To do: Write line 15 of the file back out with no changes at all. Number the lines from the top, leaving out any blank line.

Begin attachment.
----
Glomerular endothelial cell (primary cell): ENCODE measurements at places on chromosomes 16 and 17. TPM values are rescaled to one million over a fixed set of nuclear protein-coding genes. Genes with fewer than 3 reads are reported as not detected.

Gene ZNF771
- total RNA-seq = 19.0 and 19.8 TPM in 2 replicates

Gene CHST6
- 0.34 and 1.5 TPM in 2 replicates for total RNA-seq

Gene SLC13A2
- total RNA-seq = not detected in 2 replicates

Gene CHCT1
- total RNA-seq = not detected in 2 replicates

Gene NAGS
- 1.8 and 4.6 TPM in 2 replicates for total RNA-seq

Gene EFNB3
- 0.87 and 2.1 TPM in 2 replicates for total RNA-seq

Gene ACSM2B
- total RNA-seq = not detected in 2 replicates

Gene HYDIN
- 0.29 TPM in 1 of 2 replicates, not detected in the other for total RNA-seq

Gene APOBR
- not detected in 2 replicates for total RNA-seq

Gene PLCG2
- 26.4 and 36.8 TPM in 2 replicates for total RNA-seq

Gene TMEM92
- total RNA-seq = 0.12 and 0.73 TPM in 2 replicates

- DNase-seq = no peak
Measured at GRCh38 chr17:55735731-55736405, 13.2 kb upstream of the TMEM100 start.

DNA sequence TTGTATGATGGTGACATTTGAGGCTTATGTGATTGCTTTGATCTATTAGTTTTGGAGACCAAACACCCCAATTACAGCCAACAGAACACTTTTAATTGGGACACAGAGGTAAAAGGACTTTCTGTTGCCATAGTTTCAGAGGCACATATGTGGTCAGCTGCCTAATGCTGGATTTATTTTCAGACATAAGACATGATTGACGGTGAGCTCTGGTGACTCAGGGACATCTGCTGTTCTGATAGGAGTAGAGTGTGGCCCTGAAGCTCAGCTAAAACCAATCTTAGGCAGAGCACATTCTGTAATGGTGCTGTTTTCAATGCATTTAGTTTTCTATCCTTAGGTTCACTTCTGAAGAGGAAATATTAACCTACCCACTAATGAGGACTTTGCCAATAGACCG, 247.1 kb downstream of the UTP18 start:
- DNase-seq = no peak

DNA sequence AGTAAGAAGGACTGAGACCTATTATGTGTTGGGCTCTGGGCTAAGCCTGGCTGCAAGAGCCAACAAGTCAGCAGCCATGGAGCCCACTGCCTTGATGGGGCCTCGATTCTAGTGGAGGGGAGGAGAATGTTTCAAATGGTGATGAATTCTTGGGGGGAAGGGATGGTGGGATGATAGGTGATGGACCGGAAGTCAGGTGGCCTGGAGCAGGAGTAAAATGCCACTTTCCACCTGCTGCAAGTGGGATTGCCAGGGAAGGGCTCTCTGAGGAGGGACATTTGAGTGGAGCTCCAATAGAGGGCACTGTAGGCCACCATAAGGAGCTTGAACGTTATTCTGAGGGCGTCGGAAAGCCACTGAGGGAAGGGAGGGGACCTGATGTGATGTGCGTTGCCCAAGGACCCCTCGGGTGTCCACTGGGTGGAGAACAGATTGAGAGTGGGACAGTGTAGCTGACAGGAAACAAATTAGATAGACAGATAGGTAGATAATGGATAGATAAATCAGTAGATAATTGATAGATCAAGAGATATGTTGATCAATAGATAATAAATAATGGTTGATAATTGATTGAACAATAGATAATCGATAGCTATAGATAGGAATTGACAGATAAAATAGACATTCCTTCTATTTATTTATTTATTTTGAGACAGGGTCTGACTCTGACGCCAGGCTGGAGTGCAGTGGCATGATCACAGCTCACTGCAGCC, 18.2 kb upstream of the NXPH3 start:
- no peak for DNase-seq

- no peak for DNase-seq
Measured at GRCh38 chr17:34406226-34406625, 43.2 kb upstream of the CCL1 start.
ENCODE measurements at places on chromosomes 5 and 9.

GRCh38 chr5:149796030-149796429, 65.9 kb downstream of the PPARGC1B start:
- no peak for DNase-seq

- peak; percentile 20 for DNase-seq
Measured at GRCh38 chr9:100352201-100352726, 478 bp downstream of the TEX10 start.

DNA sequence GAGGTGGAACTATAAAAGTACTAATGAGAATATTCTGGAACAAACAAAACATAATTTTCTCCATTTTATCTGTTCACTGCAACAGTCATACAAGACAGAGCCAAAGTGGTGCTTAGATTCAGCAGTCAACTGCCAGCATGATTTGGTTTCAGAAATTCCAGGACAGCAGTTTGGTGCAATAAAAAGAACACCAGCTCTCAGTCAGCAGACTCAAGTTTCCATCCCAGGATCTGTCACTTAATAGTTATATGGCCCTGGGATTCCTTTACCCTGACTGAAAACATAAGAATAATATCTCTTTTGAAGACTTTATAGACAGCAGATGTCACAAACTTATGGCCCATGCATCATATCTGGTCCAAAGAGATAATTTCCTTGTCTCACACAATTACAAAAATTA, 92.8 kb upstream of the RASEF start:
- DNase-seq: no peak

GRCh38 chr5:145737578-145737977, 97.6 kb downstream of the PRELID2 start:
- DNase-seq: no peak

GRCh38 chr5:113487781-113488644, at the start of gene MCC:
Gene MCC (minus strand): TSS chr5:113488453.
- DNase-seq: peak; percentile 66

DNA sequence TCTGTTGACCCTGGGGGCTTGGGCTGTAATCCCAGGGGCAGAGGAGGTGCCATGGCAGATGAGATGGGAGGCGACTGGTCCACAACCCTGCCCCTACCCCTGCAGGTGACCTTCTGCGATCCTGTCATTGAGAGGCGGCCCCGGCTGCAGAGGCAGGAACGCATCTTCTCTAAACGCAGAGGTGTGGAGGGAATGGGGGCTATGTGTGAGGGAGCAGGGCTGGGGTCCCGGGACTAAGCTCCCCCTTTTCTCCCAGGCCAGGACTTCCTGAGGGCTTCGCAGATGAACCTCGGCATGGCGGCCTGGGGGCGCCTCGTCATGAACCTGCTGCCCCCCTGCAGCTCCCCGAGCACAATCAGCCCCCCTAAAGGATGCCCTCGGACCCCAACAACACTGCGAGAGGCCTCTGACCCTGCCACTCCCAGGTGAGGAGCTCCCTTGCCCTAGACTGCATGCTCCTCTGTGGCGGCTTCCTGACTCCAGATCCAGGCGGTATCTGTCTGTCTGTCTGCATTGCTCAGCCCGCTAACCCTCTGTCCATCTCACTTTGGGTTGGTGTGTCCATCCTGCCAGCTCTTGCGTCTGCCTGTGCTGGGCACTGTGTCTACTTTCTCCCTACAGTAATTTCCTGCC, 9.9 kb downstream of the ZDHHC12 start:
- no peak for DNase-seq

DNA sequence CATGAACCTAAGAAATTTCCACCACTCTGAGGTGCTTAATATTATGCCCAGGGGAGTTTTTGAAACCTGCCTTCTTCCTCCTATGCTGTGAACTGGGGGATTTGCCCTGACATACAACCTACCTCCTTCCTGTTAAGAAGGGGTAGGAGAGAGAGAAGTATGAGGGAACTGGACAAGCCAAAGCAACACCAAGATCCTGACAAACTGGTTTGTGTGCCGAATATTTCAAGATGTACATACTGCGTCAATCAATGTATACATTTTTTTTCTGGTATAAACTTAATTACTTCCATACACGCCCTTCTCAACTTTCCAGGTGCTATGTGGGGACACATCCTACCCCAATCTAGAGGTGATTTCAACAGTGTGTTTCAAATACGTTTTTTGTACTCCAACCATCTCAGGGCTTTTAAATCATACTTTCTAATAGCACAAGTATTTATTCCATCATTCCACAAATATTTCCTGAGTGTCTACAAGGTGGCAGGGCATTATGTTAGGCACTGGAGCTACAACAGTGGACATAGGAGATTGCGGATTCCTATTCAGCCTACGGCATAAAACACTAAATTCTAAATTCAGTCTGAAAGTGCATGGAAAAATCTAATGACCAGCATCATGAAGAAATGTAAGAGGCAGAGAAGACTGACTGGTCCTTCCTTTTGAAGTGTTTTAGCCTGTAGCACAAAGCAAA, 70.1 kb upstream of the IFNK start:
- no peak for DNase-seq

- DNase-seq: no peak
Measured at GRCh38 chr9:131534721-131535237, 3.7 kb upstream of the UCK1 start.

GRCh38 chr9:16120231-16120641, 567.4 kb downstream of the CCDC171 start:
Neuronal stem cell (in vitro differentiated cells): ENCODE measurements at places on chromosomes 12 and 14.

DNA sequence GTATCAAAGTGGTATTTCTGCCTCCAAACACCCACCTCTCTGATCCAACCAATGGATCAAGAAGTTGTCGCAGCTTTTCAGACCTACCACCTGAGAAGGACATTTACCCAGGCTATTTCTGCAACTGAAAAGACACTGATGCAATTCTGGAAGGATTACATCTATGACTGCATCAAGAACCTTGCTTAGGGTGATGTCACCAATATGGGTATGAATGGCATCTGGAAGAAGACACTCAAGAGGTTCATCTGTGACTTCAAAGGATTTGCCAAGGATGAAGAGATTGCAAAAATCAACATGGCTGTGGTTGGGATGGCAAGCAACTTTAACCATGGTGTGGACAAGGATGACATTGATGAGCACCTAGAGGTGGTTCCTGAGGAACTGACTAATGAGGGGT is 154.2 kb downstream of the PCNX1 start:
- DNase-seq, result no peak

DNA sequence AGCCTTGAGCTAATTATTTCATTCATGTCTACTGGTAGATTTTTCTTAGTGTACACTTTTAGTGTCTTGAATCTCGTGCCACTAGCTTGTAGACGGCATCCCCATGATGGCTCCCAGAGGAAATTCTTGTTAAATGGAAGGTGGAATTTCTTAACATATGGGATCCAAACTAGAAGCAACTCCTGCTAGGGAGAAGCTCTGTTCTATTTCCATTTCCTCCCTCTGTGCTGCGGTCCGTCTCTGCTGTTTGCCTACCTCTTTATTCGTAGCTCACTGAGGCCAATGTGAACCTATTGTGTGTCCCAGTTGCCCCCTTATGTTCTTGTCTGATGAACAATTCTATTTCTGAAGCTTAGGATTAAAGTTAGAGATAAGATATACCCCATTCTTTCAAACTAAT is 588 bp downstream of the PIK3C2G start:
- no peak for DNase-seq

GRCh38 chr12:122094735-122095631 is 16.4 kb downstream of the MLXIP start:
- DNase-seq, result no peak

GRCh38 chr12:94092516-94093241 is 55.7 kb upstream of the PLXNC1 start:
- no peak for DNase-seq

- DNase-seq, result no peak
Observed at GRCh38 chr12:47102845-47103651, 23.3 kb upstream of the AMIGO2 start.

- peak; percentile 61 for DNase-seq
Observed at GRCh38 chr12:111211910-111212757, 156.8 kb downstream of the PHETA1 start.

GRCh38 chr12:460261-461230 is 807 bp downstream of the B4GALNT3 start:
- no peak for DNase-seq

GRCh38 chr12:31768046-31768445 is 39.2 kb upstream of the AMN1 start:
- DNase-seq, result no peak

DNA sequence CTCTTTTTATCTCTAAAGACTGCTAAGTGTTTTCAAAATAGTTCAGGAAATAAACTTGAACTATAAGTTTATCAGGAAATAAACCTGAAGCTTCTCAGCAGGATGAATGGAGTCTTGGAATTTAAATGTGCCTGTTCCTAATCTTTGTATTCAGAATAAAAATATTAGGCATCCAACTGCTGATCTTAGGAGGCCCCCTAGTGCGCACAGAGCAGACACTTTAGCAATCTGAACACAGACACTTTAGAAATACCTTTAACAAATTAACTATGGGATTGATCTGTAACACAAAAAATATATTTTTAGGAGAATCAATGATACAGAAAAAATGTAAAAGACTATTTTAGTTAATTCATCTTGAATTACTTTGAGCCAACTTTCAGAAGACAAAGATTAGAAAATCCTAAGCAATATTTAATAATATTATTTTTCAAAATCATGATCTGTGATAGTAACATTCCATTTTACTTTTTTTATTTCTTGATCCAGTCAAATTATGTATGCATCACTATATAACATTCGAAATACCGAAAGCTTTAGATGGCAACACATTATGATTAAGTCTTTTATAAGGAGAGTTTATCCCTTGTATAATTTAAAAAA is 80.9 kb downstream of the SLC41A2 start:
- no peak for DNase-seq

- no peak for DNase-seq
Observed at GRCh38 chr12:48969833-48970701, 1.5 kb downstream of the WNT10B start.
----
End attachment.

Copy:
- total RNA-seq = not detected in 2 replicates